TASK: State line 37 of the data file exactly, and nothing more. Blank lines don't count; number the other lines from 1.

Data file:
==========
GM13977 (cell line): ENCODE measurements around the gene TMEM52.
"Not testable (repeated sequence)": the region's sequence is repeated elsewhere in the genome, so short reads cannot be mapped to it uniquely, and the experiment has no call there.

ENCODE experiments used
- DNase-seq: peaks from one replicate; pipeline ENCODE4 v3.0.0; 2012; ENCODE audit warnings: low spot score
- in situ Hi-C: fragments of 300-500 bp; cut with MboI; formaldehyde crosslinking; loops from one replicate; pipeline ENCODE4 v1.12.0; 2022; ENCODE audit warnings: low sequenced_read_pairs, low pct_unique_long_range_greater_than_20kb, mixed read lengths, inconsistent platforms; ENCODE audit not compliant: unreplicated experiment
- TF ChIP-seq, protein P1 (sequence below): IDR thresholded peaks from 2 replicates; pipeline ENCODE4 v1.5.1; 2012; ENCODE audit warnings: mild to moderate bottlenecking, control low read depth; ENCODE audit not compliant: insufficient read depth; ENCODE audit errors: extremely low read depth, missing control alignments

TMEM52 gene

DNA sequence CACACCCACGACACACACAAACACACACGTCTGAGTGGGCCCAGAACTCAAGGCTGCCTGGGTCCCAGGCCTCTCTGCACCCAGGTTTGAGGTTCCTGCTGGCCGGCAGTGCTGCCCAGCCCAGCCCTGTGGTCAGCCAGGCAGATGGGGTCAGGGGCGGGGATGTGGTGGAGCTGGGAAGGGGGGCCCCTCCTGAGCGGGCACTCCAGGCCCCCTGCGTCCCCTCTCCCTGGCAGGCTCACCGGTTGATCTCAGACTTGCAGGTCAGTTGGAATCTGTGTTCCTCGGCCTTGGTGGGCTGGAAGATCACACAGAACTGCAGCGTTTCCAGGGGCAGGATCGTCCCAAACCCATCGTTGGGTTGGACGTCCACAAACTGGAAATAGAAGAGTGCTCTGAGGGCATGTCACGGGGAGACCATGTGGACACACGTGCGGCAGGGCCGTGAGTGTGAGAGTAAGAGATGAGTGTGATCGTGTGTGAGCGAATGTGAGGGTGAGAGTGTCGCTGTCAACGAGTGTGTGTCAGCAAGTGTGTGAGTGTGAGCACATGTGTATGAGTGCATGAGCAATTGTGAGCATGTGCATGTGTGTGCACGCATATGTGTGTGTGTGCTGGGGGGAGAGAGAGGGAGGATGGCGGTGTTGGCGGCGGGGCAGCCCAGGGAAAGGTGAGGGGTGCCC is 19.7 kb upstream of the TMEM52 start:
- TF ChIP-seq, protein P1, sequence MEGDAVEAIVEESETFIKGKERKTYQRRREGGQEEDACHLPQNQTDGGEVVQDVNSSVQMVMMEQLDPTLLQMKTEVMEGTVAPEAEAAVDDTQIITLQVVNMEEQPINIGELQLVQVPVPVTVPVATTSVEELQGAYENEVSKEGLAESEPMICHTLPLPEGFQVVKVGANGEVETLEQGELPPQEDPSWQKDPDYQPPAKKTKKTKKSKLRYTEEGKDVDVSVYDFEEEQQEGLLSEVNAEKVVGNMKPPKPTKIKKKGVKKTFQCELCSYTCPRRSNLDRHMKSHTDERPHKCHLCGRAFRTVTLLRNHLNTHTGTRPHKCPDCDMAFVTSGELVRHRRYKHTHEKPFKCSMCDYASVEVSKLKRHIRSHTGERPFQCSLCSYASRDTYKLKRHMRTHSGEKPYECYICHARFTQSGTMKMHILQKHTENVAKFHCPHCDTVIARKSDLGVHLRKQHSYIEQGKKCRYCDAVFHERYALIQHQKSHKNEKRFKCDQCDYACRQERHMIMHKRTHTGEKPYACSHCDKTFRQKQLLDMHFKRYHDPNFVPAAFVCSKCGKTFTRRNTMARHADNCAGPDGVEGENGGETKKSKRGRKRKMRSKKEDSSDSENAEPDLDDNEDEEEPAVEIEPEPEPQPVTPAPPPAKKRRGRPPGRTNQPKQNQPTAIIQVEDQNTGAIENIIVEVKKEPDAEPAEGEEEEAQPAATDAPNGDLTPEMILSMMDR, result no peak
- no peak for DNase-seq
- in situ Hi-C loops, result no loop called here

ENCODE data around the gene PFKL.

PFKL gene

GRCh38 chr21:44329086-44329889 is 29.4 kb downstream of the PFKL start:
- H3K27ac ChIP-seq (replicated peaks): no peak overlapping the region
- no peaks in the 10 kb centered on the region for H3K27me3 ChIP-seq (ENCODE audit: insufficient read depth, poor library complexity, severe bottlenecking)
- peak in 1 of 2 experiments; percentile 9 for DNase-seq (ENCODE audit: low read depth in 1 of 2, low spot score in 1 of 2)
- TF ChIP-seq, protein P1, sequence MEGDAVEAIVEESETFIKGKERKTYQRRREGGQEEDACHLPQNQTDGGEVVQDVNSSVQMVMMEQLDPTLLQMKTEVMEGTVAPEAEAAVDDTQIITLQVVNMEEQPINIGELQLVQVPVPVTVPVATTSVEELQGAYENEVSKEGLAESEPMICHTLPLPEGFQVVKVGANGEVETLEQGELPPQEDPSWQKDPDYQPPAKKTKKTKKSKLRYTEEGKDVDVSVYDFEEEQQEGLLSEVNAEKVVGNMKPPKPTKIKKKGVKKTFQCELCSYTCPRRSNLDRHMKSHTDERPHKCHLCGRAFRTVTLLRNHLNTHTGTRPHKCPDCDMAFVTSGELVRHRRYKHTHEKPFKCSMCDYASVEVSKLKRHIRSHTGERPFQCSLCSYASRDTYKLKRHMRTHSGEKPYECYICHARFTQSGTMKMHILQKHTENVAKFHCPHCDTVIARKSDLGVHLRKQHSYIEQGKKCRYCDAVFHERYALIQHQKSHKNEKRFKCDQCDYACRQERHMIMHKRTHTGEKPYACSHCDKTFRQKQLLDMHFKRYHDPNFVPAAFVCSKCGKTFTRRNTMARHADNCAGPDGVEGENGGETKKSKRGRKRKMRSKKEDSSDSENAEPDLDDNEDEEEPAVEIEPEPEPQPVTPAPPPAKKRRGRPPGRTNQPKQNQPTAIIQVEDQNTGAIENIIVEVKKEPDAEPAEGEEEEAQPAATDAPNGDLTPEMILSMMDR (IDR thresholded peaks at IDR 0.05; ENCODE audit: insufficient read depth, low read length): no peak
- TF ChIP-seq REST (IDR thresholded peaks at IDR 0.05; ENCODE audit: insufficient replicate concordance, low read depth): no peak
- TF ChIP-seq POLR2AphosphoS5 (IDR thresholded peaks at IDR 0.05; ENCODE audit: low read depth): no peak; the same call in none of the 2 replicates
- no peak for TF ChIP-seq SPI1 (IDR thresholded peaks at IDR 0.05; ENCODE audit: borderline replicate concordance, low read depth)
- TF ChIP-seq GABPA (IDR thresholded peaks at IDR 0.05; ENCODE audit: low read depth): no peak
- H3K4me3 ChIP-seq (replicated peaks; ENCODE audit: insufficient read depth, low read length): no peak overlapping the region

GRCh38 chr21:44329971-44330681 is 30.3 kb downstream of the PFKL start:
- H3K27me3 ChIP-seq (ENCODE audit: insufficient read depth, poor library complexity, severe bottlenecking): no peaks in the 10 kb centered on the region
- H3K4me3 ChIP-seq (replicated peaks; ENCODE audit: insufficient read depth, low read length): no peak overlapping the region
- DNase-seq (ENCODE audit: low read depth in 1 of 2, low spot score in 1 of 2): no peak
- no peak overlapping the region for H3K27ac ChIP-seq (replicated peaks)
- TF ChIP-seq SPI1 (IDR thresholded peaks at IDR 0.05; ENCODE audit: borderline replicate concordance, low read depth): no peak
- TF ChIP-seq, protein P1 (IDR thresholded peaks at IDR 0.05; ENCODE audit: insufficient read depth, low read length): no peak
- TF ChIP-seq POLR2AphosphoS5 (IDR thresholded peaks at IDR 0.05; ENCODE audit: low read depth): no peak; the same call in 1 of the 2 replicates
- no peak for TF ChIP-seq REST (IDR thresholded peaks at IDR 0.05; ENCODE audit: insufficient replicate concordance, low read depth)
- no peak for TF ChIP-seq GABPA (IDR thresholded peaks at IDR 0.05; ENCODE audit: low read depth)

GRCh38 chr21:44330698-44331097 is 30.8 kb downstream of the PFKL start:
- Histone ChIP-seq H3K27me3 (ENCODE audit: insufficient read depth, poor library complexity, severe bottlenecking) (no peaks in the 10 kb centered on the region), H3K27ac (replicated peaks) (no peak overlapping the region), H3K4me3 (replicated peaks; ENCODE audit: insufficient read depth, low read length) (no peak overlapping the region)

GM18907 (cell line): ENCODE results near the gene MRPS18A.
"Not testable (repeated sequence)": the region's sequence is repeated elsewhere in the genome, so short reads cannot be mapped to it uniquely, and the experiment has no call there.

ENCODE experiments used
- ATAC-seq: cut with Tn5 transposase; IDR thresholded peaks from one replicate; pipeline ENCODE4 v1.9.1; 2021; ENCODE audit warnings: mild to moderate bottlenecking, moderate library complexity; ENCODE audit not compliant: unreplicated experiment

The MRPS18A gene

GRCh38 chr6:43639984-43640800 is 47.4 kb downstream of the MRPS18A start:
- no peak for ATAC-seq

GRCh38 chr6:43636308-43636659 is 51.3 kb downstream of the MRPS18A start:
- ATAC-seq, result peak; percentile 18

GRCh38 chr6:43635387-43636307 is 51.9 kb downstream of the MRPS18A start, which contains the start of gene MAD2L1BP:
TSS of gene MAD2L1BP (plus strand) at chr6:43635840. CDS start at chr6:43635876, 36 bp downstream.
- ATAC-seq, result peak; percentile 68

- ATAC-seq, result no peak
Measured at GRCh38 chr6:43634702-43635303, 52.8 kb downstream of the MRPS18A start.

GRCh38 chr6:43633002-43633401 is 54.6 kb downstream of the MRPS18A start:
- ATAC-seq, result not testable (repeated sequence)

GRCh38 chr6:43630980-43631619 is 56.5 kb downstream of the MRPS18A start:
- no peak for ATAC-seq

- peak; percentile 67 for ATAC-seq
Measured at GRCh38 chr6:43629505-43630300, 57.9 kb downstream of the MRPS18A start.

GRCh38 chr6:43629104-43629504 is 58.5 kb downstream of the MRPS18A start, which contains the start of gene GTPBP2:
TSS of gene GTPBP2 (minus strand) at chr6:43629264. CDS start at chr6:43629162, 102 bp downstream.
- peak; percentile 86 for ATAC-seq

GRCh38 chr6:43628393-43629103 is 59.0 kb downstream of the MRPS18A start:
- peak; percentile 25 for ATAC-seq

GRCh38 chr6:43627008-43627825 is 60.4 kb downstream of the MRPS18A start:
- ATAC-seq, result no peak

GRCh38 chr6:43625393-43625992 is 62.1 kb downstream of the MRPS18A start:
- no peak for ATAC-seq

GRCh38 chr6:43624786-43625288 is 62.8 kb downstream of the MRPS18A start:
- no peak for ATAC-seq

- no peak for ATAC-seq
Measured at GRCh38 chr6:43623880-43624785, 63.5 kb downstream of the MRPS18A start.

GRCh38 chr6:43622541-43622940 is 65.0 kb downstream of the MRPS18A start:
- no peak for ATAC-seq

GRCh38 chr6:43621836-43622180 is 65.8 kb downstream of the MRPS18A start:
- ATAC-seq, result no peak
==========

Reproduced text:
"Not testable (repeated sequence)": the region's sequence is repeated elsewhere in the genome, so short reads cannot be mapped to it uniquely, and the experiment has no call there.